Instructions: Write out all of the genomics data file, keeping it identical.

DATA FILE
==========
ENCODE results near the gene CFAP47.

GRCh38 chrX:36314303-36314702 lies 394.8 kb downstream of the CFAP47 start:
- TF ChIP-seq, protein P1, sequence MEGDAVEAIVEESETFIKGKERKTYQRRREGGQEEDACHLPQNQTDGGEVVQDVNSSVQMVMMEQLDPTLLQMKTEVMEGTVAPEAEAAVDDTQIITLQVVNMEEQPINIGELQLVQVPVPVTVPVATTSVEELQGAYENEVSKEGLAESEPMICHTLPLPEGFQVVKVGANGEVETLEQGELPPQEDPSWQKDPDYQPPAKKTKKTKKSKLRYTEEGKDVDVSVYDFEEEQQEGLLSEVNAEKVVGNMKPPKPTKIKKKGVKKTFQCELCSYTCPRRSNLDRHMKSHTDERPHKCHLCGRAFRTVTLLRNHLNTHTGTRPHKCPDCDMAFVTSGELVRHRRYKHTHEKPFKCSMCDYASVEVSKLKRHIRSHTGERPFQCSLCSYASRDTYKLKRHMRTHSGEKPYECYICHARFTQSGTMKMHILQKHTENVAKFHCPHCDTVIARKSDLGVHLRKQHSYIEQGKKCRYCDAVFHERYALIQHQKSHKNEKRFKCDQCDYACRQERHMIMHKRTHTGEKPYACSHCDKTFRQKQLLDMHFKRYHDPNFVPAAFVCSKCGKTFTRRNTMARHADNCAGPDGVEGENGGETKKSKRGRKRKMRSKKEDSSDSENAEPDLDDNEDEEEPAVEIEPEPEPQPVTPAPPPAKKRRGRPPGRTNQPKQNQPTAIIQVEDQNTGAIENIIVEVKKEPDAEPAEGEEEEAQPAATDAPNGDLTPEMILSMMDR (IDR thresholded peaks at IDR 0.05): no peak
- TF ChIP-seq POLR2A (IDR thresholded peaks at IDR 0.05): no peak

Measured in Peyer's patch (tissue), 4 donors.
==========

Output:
ENCODE results near the gene CFAP47.

GRCh38 chrX:36314303-36314702 lies 394.8 kb downstream of the CFAP47 start:
- TF ChIP-seq, protein P1, sequence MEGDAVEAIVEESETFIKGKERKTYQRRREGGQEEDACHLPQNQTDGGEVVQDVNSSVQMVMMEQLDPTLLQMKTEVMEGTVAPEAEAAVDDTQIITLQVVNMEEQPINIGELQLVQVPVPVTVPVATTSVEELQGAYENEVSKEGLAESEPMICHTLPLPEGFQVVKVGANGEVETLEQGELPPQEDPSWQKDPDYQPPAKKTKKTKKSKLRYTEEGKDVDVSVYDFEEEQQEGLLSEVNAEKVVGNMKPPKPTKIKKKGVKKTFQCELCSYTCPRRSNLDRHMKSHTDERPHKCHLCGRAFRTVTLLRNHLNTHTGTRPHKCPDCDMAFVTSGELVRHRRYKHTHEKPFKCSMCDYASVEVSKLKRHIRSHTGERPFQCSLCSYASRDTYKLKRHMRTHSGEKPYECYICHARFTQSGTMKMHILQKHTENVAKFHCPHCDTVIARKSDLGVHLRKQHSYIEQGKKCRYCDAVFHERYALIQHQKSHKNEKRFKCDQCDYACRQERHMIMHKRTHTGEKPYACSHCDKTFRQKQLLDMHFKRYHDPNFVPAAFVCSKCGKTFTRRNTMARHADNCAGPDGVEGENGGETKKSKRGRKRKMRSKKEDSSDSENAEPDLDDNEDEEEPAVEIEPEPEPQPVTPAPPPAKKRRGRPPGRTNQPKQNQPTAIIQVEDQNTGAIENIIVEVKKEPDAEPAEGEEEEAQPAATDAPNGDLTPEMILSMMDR (IDR thresholded peaks at IDR 0.05): no peak
- TF ChIP-seq POLR2A (IDR thresholded peaks at IDR 0.05): no peak

Measured in Peyer's patch (tissue), 4 donors.